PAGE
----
Photo 3. An illegal light fixture installation on a ceiling beam. The junction box is a hole cut out of the beam

A permit will be issued for both the service upgrade and for work required to correct all noted violations.

All noted violations would have to be corrected; however, once the electrical violations are corrected, the new 200-amp service would be signed off and authorized to be energized. Other plumbing, mechanical or building outstanding violations not corrected would be referenced on another correction notice and ordered to be corrected within a specified time (depending on the nature of the violation).

Photo 4. Called out for a plumbing pre-alt, included a correction to upgrade service. See any hazards?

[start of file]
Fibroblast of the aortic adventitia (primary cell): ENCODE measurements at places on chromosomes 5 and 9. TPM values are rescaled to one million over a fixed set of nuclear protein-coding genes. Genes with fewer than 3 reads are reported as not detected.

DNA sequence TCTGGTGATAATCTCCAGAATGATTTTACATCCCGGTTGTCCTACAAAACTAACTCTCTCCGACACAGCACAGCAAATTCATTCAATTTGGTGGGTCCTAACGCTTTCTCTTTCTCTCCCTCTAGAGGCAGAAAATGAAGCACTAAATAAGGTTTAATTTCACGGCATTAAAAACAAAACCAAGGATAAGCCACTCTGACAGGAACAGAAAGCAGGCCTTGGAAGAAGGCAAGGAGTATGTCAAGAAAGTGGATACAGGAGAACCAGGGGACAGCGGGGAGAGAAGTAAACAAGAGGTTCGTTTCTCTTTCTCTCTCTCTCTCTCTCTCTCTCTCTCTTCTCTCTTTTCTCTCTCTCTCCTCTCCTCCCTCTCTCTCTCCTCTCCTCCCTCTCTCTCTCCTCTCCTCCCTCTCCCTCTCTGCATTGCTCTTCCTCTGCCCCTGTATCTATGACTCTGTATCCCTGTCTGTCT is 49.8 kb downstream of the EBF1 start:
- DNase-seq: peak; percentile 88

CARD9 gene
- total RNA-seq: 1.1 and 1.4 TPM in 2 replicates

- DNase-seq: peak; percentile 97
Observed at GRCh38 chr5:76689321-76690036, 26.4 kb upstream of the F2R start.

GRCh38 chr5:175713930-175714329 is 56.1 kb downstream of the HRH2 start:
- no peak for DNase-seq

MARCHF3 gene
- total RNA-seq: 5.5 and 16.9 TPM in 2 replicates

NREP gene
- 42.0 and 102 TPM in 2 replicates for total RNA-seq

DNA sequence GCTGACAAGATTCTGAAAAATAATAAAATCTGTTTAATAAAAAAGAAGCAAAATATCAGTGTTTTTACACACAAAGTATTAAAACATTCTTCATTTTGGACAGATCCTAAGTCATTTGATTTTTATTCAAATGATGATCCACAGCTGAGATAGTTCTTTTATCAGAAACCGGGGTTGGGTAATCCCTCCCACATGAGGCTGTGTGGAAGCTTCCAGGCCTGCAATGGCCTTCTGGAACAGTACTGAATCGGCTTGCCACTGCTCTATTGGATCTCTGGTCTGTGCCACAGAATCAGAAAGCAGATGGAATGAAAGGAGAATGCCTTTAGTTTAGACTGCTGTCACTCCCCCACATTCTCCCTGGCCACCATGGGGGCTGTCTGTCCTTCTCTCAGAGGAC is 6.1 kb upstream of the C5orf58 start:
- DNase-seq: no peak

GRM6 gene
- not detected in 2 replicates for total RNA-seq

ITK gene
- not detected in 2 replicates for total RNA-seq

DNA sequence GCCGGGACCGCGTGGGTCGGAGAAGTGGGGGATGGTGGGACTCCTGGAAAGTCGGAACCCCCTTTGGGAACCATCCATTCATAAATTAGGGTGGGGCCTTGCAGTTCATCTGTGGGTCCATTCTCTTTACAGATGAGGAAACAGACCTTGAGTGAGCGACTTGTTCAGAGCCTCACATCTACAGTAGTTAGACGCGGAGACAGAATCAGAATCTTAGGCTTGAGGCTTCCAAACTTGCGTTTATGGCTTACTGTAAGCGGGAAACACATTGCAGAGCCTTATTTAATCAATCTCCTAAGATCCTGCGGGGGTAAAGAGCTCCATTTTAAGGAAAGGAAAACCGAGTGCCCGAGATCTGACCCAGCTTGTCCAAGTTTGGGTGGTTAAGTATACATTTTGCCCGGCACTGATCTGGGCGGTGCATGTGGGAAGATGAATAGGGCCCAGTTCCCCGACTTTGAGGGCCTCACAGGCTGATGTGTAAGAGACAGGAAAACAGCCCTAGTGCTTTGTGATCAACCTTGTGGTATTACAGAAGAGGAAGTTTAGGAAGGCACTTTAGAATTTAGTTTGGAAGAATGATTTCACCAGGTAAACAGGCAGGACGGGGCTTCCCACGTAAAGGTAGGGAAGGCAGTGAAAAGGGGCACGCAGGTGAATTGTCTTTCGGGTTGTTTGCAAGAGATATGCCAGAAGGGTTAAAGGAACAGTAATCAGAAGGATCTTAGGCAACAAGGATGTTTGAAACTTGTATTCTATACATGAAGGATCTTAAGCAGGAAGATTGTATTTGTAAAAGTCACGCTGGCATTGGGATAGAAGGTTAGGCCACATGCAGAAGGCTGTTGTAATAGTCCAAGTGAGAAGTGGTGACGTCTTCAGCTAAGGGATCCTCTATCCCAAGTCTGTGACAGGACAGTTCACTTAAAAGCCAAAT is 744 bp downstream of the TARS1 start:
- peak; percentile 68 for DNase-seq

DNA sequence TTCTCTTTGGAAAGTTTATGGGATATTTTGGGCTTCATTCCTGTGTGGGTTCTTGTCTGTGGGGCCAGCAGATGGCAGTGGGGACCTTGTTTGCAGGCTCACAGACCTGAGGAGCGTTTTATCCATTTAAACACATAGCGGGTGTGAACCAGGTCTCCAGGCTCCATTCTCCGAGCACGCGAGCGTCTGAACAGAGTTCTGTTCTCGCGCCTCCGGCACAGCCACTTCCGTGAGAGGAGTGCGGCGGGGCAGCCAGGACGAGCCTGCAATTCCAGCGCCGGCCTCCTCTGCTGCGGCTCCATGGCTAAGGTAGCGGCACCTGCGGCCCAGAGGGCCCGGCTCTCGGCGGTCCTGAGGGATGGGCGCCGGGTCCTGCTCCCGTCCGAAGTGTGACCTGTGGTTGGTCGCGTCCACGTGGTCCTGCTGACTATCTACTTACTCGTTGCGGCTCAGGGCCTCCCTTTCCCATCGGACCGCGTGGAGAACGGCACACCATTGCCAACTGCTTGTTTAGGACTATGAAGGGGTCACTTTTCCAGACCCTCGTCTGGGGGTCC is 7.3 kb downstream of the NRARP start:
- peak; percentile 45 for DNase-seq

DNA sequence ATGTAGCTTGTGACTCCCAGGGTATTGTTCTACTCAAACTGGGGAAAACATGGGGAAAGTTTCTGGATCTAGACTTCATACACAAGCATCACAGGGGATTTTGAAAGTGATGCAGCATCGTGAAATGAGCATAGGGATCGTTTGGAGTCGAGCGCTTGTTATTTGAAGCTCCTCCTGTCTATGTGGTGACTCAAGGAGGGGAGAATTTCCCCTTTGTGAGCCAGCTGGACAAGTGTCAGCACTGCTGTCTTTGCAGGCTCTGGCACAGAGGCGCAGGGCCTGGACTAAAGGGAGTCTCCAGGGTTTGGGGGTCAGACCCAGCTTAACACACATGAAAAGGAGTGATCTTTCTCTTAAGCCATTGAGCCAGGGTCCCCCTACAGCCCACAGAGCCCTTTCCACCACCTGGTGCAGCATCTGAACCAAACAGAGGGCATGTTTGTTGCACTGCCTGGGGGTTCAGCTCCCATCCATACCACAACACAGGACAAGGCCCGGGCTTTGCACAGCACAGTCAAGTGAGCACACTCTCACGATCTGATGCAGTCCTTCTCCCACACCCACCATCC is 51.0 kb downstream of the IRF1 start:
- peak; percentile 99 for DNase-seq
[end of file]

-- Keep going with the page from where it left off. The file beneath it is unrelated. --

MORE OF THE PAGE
Building departments that look only at what the permit was written for will see only that item and miss the open splices, missing cover plates, broken switches and receptacles, zip cord wiring, extension cords through walls and doorways and the lack of GFCI devices where required by code [receptacle replacements and non-grounded circuits with grounding receptacles, see Section 406.3(d)].

If the inspector approves the service upgrade and the home is energized without correcting all of the existing violations, the issuing agency may be deemed negligent by a jury in the event of a subsequent fire or shock accident (see photos 1–9 of electrical hazards identified during pre-alteration inspections).

Photo 5. During a pre-alt inspection this was detected. The owner cut into the service entrance raceway and tapped into the unmetered service entrance conductors.